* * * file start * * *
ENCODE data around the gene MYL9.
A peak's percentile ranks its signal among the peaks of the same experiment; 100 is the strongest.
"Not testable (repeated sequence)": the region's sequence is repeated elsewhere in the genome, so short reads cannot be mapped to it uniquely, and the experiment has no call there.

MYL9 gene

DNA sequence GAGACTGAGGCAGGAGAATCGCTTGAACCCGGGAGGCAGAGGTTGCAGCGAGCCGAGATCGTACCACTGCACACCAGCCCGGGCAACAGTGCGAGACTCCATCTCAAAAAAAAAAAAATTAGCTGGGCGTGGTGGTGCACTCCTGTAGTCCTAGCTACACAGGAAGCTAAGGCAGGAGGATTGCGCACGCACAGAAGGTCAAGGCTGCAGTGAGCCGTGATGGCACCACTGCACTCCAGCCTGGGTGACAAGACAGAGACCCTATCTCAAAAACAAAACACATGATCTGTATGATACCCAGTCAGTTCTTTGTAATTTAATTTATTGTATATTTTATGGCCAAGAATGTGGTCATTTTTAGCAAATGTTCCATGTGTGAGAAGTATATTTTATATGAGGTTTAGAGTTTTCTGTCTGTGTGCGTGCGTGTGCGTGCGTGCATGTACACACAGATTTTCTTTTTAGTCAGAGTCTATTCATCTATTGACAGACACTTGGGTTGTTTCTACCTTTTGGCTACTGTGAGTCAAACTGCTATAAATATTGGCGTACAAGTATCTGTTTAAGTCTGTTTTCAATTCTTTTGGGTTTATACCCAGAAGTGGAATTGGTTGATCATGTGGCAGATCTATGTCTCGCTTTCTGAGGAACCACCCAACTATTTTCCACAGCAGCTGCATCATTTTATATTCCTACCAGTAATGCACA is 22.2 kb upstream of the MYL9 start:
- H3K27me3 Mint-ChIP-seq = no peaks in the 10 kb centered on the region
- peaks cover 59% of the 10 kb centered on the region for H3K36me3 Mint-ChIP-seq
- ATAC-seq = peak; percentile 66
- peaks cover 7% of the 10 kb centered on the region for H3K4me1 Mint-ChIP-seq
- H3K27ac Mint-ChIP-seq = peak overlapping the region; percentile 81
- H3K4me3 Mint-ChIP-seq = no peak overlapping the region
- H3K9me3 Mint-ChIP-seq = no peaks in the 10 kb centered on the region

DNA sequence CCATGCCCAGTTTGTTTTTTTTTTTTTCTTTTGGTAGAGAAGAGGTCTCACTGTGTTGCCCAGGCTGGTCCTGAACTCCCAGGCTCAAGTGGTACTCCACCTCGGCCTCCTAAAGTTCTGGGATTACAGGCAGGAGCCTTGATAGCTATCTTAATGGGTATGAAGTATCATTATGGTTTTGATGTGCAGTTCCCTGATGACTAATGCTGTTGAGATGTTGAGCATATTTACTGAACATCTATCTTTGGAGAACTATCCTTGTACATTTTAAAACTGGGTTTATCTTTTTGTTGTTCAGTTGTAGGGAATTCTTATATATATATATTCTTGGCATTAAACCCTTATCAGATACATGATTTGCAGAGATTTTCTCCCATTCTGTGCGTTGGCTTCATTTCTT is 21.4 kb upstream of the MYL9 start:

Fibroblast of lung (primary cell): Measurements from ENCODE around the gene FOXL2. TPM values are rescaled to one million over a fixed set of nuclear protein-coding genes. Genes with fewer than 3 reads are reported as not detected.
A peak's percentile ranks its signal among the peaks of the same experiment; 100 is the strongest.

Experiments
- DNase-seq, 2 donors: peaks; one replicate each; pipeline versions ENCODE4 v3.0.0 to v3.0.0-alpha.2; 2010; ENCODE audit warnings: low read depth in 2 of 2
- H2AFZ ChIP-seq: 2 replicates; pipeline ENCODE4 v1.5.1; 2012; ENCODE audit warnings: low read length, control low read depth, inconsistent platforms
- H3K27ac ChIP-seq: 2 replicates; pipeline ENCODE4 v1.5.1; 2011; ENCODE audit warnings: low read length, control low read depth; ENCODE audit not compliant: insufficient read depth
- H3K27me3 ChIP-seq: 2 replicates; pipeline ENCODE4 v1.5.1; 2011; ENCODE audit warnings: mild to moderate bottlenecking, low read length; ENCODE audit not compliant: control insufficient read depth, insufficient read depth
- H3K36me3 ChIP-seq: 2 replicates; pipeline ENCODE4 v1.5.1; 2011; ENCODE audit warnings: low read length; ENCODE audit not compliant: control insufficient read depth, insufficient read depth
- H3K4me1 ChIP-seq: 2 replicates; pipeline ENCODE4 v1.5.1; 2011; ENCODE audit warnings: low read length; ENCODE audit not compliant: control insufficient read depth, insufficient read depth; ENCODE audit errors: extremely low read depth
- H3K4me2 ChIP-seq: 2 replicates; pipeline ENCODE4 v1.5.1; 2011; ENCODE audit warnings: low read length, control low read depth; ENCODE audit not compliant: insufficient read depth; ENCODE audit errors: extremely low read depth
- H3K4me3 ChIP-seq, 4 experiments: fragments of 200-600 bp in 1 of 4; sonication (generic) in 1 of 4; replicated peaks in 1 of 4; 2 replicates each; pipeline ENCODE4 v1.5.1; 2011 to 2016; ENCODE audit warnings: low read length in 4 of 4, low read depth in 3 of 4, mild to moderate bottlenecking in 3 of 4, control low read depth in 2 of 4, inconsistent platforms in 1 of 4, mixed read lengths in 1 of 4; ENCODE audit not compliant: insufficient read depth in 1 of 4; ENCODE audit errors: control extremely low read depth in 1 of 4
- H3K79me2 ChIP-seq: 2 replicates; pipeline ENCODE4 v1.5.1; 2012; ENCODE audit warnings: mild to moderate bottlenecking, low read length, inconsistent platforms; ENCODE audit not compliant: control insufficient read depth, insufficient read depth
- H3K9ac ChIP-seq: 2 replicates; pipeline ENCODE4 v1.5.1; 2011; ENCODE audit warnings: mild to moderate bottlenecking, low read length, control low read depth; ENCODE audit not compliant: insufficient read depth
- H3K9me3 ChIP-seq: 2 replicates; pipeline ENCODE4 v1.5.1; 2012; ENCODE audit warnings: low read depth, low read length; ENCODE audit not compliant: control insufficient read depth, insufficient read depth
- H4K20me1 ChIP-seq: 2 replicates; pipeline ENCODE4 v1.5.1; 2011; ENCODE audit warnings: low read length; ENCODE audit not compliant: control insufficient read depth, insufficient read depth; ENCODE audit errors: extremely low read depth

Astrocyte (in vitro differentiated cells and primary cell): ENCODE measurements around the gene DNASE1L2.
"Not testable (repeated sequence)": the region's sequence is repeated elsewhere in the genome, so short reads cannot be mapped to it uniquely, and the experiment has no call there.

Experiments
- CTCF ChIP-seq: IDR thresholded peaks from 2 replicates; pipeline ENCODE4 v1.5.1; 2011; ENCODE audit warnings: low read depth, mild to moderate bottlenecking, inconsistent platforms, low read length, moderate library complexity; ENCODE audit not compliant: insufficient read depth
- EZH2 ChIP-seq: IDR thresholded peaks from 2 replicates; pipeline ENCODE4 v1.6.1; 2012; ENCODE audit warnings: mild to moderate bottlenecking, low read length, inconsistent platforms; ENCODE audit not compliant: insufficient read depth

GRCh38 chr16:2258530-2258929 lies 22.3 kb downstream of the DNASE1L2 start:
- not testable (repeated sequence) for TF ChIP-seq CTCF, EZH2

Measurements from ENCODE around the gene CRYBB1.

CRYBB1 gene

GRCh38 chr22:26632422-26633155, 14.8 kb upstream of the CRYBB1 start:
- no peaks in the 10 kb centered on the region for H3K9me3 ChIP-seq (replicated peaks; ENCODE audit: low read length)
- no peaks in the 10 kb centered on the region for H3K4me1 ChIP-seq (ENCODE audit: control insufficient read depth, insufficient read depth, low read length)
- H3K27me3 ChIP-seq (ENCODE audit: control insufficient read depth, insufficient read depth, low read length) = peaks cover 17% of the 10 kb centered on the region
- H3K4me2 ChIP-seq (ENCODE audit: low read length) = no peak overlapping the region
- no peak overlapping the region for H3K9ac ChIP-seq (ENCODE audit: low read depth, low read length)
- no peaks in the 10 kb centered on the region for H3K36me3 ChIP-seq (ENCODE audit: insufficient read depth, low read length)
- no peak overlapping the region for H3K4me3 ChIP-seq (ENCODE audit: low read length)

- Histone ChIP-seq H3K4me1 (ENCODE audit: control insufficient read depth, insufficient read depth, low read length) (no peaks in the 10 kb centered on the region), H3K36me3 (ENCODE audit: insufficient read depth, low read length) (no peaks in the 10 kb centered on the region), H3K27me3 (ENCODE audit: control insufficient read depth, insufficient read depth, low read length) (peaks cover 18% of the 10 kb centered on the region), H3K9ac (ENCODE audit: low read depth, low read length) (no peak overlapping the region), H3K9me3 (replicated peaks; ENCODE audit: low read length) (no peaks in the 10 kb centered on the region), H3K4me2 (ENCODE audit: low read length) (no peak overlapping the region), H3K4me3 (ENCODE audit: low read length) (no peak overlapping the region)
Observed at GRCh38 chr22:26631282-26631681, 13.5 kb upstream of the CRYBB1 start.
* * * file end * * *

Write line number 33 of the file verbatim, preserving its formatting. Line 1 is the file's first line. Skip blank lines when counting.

- EZH2 ChIP-seq: IDR thresholded peaks from 2 replicates; pipeline ENCODE4 v1.6.1; 2012; ENCODE audit warnings: mild to moderate bottlenecking, low read length, inconsistent platforms; ENCODE audit not compliant: insufficient read depth